Art Theft: The The Majority Of Interesting and Famous Cases in History



Art theft is an complex and ancient crime. When you take a look at the some of the most well-known cases of art thefts in history, you see completely prepared operations that involve art dealerships, art fakers, mobsters, ransoms, and millions of dollars. Here you can check out a few of the most famous cases of art theft in the history.

The First Theft:
The very first recorded case of art theft remained in 1473, when two panels of altarpiece of the Last Judgment by the Dutch painter Hans Memling were stolen. While the triptych was being transferred by ship from the Netherlands to Florence, the ship was assaulted by pirates who took it to the Gdansk cathedral in Poland. Nowadays, the piece is revealed at the National Museum in Gdansk where it was just recently moved from the Basilica of the Assumption.

The A Lot Of Famous Theft:
The most popular story of art theft includes among the most famous paintings on the planet and among the most popular artists in history as a suspect. In the night of August 21, 1911, the Mona Lisa was taken from the Louver. Right after, Pablo Picasso was jailed and questioned by the police, but was released quickly.

It turned out that the 30 × 21 inch painting was taken by one of the museum workers by the name of Vincenzo Peruggia, who merely brought it concealed under his coat. The criminal offense was carefully carried out by a notorious con guy, Eduardo de Valfierno, who was sent out by an art faker who intended to make copies and sell them as if they were the initial painting.

While Yves Chaudron, the art faker, was hectic developing copies for the well-known masterpiece, Mona Lisa was still concealed at Peruggias house. Ultimately, Peruggia was caught by the cops while attempting to sell the painting to an art dealership from Florence, Italy.

The Greatest Theft in the U.S.A:
The biggest art theft in United States occurred at the Isabella Stewart Gardner Museum. On the night of March 18, 1990, a group of thieves wearing police uniforms got into the museum and took thirteen paintings whose collective value was estimated at around 300 million dollars. The thieves took 2 paintings and one print by Rembrandt, and works of Vermeer, Manet, Degas, Govaert Flinck, in addition to a French and a Chinese artifact.

As of yet, none of the paintings have been found and the case is still unsolved. According to current rumors, the FBI are examining the possibility that the Boston Mob along with French art dealers are connected to the criminal offense.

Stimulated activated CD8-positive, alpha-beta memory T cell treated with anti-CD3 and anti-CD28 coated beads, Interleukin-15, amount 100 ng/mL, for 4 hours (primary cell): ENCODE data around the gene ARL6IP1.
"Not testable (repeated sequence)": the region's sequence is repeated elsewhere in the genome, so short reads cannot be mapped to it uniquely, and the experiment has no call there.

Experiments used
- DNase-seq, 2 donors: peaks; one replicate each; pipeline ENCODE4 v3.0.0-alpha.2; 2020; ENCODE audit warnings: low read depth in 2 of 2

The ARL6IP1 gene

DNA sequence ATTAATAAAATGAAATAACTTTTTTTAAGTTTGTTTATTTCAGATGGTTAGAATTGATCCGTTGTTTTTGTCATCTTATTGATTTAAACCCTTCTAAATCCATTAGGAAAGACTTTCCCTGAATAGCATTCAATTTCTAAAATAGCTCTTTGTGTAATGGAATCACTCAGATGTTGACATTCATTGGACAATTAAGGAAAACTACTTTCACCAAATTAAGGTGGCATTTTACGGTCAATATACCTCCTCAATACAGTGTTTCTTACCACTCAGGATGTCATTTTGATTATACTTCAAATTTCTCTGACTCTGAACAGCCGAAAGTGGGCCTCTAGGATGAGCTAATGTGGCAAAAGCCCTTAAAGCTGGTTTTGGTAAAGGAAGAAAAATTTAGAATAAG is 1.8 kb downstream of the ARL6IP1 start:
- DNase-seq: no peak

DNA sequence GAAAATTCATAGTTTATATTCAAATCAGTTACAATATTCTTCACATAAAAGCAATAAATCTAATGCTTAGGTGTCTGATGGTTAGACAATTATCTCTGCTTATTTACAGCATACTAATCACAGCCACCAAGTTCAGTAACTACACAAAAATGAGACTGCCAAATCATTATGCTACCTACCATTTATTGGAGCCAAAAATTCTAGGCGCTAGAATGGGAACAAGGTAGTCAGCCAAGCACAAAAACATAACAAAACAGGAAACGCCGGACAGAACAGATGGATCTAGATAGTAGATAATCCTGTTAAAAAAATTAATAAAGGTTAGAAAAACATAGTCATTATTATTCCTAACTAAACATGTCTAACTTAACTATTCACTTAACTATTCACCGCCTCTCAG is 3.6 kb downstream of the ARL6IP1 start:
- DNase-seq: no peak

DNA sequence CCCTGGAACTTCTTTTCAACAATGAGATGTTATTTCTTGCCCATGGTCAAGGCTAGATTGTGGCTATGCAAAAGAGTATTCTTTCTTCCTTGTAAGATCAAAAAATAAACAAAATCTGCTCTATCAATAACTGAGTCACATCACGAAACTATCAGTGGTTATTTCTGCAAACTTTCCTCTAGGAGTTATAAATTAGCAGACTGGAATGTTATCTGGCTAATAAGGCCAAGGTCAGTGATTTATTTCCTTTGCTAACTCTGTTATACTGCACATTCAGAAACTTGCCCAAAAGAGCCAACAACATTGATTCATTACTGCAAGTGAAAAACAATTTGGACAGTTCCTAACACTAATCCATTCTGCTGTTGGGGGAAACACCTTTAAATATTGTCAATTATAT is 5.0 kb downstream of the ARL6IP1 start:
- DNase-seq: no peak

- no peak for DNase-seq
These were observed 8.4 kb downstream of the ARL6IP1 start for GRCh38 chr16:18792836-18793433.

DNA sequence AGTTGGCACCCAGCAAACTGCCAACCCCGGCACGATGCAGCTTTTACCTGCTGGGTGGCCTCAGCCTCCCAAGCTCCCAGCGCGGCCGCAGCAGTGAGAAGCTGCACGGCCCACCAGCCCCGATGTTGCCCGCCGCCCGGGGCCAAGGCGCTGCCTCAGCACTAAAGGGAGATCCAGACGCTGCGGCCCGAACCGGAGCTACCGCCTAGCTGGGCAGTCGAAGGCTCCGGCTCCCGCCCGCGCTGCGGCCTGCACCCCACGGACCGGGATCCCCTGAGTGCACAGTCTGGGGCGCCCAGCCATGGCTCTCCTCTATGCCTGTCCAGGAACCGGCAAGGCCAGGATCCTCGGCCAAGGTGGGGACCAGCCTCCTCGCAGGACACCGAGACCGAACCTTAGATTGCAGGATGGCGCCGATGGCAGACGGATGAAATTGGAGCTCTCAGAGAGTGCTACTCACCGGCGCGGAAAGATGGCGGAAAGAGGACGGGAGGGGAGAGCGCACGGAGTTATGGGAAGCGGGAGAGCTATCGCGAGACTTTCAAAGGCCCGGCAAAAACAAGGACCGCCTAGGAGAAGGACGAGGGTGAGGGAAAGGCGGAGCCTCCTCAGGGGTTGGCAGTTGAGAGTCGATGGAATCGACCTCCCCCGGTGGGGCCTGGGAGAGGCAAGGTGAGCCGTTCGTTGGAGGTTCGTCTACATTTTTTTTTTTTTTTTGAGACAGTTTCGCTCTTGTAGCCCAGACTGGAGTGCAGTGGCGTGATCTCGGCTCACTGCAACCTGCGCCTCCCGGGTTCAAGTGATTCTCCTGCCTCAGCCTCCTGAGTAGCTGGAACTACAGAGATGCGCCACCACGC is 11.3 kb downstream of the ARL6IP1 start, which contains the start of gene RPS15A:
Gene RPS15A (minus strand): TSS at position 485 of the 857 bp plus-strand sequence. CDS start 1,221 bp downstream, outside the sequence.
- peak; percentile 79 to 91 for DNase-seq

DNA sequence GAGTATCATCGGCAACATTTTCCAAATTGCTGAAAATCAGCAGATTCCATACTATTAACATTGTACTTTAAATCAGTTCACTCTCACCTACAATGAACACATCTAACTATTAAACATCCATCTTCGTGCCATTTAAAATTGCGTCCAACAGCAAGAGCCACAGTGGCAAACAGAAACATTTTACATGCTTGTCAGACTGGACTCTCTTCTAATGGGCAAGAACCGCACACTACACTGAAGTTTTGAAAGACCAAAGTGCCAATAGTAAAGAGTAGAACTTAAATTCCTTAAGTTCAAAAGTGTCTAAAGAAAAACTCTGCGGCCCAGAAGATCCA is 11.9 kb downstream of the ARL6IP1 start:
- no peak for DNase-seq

The Scream:
The painting by Edvard Munchs, The Scream, is probably the most demanded painting by art burglars in history. https://myspace.com/kurtcriter It has actually been taken two times and was just recently recovered. In 1994, during the Winter Season Olympics in Lillehammer, Norway, The Scream was stolen from an Oslo gallery by two burglars who broke through an open window, triggered the alarm and left a note stating: thanks for the bad security.

Three months later, the holders of the painting approached the Norwegian Government with an offer: 1 million dollars ransom for Edvard Munchs The Scream. The Federal government refused the offer, however the Norwegian authorities worked together with the British Police and the Getty Museum to arrange a sting operation that restored the painting to where it belongs.

While Museum officials waiting for the thieves to demand ransom money, rumors claimed that both paintings were burned to conceal proof. Eventually, the Norwegian cops discovered the two paintings on August 31, 2006 however the realities on https://kurtcriter.wordpress.com/ how they were recuperated are not known.


When you Kurt Criter Denver look at the some of the most popular cases of art thefts in history, you see thoroughly planned operations that include art dealerships, art fakers, mobsters, ransoms, and millions of dollars. The most well-known story of art theft involves one of the most famous paintings in the world and one of the most popular artists in history as a suspect. The crime was carefully conducted by a notorious con male, Eduardo de Valfierno, who was sent out by an art faker who planned to make copies and sell them as if they were the initial painting.

Ultimately, Peruggia was caught by the police while trying to sell the painting to an art dealership from Florence, Italy. The painting by Edvard Munchs, The Scream, is most likely the most looked for after painting by art thieves in history.

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